Google has been the undisputed leader in search and Internet advertising for what seems like forever, and despite the many fruitless attempts to challenge their dominance, they remain at the top (although many expect Facebook to make a big run in the near future thanks to its new ad exchange FBX).
However, a new union of Google's biggest rivals may finally pose a threat to AdSense. Media.net has brought together Microsoft's Bing search engine and its tenuous ally Yahoo to create Yahoo Bing Network Contextual Ads, which, like AdSense, will offer contextually-relevant text-based ads on websites. And the best part is that these ads come from all of the advertisers that are already buying millions of search ad impressions on Yahoo and Bing through the Yahoo Bing Network (YBN).
But plenty has already been written about the details of YBN Contextual Ads, but that doesn't answer the big question on everyone's minds: Just how do they stack up to AdSense?
If you want to partner with AdSense, you have to create an account with Google, but first, it's important that you have a website or content to monetize that meets the AdSense program policies. You will have to submit the website or URL to Google, and not following these guidelines will get your account disabled, and that means a lifetime ban from AdSense. These terms include adult or violent content, material that encourages illicit drug use or gambling, excessive profanity and much more. After that, you'll have to fill out the AdSense application, which allows you to sign up as either an individual or a business and requires you to submit a physical street address (where it can send your payments). Once you've been granted approval by Google, you receive the AdSense source code that you can implement on your website or content pages; then Google will conduct a final review and you're off to the races.
Jumping into YBN Contextual Ads is a bit trickier, because it is currently in beta and limiting the number of accounts that it issues each day, with priority given to sites with a high advertiser demand. Plus, Media.net does screen websites to sure they meet "high-quality standards." This means they must have high-quality content and traffic, including already having a "reasonable amount" of visitors using the site that are primarily from the U.S., U.K. or Canada. The network also asks that the site's primary language is English, and that its content abides by Media.net's program guidelines (which are mostly the same as Google's). Like AdSense, the process becomes significantly simpler once your application is approved, as you'll just have to paste the HTML that Media.net provides you with into your Web pages' source code.
Benefits for Publishers
Content publishers can put Google AdSense ads on their websites, mobile sites and site search results. Google promises these partners high-quality, relevant ads for their content from a pool of millions of advertisers, which results in more revenue for the publisher. However, just to be safe, they also have control over the types of ads that can appear on their content pages. AdSense will also provide them with detailed reports that highlight key metrics and offer useful insights into how well their ads are performing. All of this comes with no contract, so publishers don't have to worry about long-term commitments if AdSense isn't working for them.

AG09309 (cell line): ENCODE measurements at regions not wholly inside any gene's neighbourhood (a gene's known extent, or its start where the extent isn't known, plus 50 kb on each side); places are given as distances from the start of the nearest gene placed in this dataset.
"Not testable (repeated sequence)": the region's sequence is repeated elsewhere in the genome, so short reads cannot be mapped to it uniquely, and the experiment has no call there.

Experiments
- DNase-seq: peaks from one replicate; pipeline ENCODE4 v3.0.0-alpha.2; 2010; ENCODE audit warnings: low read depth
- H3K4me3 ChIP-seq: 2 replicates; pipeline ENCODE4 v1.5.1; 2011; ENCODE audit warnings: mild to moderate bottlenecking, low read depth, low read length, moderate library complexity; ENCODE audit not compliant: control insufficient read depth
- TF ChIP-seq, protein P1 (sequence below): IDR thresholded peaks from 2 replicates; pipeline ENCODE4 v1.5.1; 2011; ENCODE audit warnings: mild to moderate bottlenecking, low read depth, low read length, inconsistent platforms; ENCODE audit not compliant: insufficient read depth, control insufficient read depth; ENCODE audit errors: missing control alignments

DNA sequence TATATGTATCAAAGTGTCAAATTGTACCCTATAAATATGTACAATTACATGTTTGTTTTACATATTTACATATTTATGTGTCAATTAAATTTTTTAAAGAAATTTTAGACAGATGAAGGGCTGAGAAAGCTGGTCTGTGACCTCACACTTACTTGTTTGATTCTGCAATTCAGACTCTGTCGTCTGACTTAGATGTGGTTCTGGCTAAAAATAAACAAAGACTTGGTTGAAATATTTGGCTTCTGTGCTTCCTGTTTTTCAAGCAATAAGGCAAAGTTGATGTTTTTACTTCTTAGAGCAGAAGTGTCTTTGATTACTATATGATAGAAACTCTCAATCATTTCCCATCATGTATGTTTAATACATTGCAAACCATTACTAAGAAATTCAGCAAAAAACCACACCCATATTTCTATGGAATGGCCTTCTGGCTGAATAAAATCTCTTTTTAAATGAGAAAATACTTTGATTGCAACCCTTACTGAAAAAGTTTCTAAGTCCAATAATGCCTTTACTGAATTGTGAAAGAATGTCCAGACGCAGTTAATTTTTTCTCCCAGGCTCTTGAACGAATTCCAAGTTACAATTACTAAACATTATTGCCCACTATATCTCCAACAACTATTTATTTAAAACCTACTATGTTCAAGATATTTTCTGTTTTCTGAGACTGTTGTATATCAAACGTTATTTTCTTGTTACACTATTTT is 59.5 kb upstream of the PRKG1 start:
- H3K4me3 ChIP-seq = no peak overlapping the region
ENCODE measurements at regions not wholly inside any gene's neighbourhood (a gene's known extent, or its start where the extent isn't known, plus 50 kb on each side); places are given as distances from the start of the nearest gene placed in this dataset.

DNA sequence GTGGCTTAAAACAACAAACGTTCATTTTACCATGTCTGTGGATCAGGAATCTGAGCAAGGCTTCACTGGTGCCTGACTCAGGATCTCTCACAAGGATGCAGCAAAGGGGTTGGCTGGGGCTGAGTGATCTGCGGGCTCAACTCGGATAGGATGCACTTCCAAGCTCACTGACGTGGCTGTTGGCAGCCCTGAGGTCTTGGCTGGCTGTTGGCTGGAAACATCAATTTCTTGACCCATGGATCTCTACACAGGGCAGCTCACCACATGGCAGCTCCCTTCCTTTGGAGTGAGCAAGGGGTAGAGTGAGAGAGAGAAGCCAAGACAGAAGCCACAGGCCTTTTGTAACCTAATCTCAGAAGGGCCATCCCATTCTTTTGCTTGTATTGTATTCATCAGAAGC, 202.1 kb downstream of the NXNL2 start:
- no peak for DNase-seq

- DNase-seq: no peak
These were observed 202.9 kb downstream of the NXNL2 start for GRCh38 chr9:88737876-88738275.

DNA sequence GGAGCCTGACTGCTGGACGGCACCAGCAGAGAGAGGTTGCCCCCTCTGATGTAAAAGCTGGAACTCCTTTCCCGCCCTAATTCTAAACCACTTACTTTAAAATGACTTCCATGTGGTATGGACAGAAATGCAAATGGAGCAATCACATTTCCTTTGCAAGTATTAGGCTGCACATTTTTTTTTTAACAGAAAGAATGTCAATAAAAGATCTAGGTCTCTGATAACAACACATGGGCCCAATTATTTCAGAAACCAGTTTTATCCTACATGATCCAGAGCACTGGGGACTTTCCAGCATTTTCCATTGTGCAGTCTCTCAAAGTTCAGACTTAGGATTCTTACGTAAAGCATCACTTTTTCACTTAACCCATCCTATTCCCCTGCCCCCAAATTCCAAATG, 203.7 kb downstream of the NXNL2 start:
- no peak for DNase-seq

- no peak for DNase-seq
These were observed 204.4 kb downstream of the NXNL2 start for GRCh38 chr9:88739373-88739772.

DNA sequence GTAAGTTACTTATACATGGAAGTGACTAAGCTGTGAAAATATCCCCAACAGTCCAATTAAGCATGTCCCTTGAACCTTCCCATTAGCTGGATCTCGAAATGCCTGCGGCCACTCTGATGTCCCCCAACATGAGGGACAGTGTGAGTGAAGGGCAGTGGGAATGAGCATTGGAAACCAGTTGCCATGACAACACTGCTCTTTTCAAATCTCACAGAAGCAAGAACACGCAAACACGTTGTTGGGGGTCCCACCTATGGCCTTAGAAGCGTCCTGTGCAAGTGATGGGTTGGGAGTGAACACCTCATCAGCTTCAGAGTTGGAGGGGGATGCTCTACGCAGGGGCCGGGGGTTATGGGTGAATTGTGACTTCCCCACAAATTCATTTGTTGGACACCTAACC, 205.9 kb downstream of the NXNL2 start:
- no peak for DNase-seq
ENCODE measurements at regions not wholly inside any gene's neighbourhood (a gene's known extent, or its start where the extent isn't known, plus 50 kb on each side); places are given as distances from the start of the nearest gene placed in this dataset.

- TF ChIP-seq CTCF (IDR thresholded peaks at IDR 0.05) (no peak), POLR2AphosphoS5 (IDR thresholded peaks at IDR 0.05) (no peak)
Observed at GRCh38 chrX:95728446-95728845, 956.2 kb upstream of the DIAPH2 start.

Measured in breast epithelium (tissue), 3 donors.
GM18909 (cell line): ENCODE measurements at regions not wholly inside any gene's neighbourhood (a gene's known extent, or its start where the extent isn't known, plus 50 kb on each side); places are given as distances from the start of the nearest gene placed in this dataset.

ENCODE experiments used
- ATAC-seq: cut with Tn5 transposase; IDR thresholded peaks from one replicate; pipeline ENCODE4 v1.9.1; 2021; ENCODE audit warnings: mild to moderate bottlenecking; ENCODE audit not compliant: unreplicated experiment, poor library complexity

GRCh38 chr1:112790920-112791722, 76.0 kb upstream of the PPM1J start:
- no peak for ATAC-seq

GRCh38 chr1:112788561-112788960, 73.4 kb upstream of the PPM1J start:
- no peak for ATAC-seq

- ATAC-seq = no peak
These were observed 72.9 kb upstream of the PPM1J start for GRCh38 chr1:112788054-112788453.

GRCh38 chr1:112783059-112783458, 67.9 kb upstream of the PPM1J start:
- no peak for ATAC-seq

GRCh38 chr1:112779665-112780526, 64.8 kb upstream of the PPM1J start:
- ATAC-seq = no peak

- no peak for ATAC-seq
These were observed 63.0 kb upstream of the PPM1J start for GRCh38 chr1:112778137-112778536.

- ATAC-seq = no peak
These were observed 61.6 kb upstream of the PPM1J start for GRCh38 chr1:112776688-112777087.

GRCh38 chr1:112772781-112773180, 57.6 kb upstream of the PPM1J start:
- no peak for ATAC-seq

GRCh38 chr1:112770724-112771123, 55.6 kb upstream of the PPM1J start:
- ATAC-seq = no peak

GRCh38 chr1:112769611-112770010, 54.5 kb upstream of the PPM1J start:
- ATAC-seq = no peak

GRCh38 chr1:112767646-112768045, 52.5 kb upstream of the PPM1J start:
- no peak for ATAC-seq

YBN offers millions of ads and ad topics that can help publishers monetize their content, as the network has one of the largest bases of keyword-targeted advertisers on the net, including major global brands and digital ad agencies. This cuts out a lot of the middle man between these publishers and their advertising partners. Such a large base means that YBN has a plethora of ads to choose from, so they can ensure you'll get highly relevant ads that will enhance the user experience, and since they're simple text-based ads, they'll also reduce clutter on your website or content pages. Finally, you can tap into Media.net's team of ad specialists to receive support and personalized attention from real people.
Benefits for Advertisers
AdSense provides different advertising experiences for publishers based on their size and experience. You can sign up as either a New, Experienced or Global advertiser to achieve your marketing goals. Google offers the support necessary to help you build brand awareness, engage your target audience, launch a product or service, drive online sales and/or increase traffic, depending on what you want to accomplish as an advertiser. For those that are especially new, as in you don't even have a website yet, Google also offers AdSense Express, which can be set up in under ten minuets and features standard tracking and performance tools, as well as automated campaign management. Larger global advertisers can operate internationally and connect locally through the AdSense network, using the service to find new markets, translate their website and ads into their customer's language (which includes localized customer support) and more, such as help with international shipping, customers, insurance and electronic payments.
For YBN, the big appeal seems to be that they're very scrupulous in their selection of advertising partners, which is part of why it's operating as an invite-only service for the time being. The program claims to be built "exclusively for top-quality content publishers" of all sizes. Premium content means that it will generate more clicks, traffics and conversions for advertisers, thus increasing their ROI and making their campaigns more effective.
YBN Contextual Ads may be the greatest threat to date to AdSense's dominance in the field, but it's still unproven for now. However, if this face-off is any indication, that may not be the case for long.
As an advertiser OR publisher, do you have a preference for either program? Let us know in the comments!